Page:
Progressivist vs. Traditionalist: The 2009 PISA Data

17th December 2013

I first came across this additional information in a class I took over the past few months. In the class we selected a country (I chose England), were provided the complete 2009 PISA dataset (downloadable here), and were asked to perform a multi-level analysis that showed how certain variables impact on an outcome. E.g. we might look at how being female influences your math score. (‘Badly’, is the answer).

At the time I was hearing lots of comments in the blogosphere about the lack of memorisation in teaching, and how lessons were now ‘relatable’ to students’ lives but not very rigorous. So, I thought, let’s see what the impact of that is on their results.

Only, when I started looking at the scores for memorisation versus more ‘vapid happy talk’ things such as information being related to students’ lives, it turned out students reported much more of the former.

Hence,I created two variablesProgValue and TradValueProgValue took the scores from items such as “We express our opinions” and “Our teacher relates activities to our everyday lives” whereas TradValue used items questions such as “We memorize everything” and “Our teacher checks we are concentrating”. These are not purely ‘progressive’ and ‘traditionalist’ in the sense of curriculum (i.e. teaching traditional knowledge vs. skills) but they do reflect the teaching approaches commonly referred to by these groups in the blogs that I read and in various government speeches.

Out of a possible score of 20 (the higher the score, the more the student had that type of teaching), the mean for ProgValue was 11.29, whereas for TradValue it was 13.94. This was puzzling. Overall students were reporting more traditionalist teaching than progressivist.

Using MPlus I separated out the effects of socioeconomic status of individual students, whether or not they spoke English, pupil scores of the quality of relationship with their teachers, and the type of schooling (public or private).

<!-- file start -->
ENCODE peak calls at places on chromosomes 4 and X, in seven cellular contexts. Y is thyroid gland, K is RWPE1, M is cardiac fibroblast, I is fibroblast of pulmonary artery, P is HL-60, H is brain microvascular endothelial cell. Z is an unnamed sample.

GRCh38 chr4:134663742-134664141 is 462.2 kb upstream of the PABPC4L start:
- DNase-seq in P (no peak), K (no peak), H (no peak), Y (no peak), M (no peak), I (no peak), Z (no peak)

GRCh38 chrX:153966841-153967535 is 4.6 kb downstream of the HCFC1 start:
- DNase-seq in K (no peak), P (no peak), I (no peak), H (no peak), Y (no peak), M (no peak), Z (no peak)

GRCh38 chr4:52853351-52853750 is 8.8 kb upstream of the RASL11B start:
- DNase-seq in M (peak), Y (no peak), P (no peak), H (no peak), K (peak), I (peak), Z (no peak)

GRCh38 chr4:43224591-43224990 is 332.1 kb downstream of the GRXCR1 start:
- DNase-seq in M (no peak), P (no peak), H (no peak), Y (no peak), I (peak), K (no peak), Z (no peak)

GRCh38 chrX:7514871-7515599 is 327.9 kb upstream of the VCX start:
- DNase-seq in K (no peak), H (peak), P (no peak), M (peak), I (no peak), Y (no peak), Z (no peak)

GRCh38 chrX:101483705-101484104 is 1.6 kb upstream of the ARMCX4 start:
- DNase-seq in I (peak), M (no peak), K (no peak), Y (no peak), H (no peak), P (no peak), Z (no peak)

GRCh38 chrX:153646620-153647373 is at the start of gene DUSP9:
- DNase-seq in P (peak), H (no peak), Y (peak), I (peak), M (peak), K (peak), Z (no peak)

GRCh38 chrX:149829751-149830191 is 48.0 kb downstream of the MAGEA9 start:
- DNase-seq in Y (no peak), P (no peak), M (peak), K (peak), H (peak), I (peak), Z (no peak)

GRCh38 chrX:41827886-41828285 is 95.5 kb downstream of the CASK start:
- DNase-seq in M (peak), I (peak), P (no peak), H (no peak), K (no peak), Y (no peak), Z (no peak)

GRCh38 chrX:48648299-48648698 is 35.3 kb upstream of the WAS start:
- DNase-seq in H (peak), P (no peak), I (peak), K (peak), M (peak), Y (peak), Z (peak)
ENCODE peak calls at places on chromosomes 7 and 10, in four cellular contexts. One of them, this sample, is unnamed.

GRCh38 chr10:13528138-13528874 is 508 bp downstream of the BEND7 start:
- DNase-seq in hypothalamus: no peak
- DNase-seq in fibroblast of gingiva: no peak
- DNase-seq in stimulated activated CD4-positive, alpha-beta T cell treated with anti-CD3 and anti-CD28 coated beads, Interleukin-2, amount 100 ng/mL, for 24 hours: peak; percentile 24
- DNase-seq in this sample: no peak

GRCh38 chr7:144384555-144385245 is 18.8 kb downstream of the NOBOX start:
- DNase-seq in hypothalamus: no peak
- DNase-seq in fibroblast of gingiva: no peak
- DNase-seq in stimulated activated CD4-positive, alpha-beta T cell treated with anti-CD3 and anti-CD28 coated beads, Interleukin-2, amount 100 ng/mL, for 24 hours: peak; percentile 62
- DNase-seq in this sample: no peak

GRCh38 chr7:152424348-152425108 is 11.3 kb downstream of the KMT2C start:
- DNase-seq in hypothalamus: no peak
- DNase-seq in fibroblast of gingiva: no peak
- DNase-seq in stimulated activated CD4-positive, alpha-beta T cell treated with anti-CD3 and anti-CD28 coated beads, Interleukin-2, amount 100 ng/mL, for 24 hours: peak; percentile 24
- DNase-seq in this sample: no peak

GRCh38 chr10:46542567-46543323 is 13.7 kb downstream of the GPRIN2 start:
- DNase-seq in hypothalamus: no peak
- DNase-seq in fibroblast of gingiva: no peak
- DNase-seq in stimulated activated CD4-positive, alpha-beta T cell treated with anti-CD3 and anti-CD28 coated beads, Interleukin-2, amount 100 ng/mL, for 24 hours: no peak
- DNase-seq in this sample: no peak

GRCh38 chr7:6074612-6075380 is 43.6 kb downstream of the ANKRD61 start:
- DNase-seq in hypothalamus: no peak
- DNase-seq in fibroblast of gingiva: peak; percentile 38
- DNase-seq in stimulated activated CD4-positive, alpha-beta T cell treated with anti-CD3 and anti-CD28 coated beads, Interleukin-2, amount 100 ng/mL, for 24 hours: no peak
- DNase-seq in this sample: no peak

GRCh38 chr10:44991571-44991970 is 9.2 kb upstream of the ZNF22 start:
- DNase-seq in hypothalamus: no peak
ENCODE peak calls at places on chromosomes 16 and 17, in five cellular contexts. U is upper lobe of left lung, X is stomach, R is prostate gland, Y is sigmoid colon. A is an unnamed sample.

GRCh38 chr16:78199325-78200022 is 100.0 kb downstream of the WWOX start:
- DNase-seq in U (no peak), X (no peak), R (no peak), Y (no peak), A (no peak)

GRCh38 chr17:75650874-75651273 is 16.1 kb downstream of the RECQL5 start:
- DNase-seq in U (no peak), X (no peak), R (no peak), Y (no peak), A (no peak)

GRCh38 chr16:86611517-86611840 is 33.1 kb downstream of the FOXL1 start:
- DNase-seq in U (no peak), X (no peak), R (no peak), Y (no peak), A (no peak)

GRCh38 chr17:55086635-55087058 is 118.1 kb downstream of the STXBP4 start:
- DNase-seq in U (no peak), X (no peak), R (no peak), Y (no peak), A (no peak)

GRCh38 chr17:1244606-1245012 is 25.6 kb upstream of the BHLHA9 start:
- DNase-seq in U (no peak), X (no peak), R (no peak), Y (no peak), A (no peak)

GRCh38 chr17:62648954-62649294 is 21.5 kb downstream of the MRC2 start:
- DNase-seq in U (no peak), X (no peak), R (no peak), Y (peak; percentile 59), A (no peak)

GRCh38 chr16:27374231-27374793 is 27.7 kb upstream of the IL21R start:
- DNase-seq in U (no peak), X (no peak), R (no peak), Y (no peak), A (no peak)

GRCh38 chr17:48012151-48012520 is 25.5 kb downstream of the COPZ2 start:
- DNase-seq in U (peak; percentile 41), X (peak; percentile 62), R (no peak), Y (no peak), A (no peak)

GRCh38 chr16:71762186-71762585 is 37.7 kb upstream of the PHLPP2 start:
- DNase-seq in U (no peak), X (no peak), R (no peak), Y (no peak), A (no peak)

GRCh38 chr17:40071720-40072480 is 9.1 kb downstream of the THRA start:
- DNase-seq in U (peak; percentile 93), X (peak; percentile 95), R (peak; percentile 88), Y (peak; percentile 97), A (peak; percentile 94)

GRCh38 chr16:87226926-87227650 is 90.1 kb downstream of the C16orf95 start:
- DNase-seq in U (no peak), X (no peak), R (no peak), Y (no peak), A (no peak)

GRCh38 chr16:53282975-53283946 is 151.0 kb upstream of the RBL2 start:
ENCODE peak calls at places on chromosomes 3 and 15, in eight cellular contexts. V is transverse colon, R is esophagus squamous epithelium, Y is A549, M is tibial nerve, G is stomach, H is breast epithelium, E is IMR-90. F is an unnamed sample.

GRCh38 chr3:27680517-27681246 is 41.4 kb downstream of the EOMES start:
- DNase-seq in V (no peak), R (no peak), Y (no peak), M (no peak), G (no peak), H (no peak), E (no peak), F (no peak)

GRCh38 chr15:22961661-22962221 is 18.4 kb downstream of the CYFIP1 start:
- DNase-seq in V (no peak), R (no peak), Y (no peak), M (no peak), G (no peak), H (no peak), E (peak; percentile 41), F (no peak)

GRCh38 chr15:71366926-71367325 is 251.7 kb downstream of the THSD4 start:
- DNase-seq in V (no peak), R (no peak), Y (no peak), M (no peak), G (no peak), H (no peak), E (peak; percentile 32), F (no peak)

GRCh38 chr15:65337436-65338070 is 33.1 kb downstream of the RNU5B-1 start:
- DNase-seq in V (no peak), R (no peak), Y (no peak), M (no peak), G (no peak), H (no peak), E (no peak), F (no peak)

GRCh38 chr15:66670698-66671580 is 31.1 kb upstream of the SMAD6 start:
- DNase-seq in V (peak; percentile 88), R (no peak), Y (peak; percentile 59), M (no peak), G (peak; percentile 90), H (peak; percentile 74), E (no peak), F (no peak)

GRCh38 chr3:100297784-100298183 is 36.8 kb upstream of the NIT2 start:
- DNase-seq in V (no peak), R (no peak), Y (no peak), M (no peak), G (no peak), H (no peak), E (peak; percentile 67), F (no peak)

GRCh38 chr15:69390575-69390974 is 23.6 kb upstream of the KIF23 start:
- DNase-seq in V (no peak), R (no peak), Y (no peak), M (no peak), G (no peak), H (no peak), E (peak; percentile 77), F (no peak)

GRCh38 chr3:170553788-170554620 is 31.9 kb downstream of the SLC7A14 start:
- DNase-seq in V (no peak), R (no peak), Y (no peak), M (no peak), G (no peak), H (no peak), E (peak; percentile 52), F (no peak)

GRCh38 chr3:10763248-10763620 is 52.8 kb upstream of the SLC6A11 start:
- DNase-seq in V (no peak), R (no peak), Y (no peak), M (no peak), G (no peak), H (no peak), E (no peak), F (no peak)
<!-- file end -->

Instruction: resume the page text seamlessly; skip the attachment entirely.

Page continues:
Here is what I found:

  • State school pupils report a lower progressive score than private school pupils, however the difference is not statistically significant (so it might be down to random variation).

  • State school pupils report a higher traditional score than private school pupils, and this is a statistically significant difference

  • Wealthier pupils report more progressive teaching, regardless of what type of school they attend (though this is not what explains the difference between state and private schools, as it was controlled for in the previous test.

  • Pupils who say they have good relationships with their teachers also scored more highly on the progressivist measure even when accounting for school type and wealth (i.e. they report doing more of the ‘express opinions’ type activities)

These are not causal findings. It is not possible to say that because someone is teaching using more progressivist activities that they have better relationships. Also, this particular run of statistics doesn’t get into the impact on results. It could be that while results are not affected by progressivist teaching in private schools it is nevertheless problematic in state schools. [There are things in the 2013 dataset, which I talk about in the Guardian piece, which suggest this is unlikely, but without running the model I cannot say that for certain].

BUT! what can be inferred is that the idea of state schools systematically teaching in a more ‘progressive’ way than a ‘traditionalist’ private sector is highly unlikely.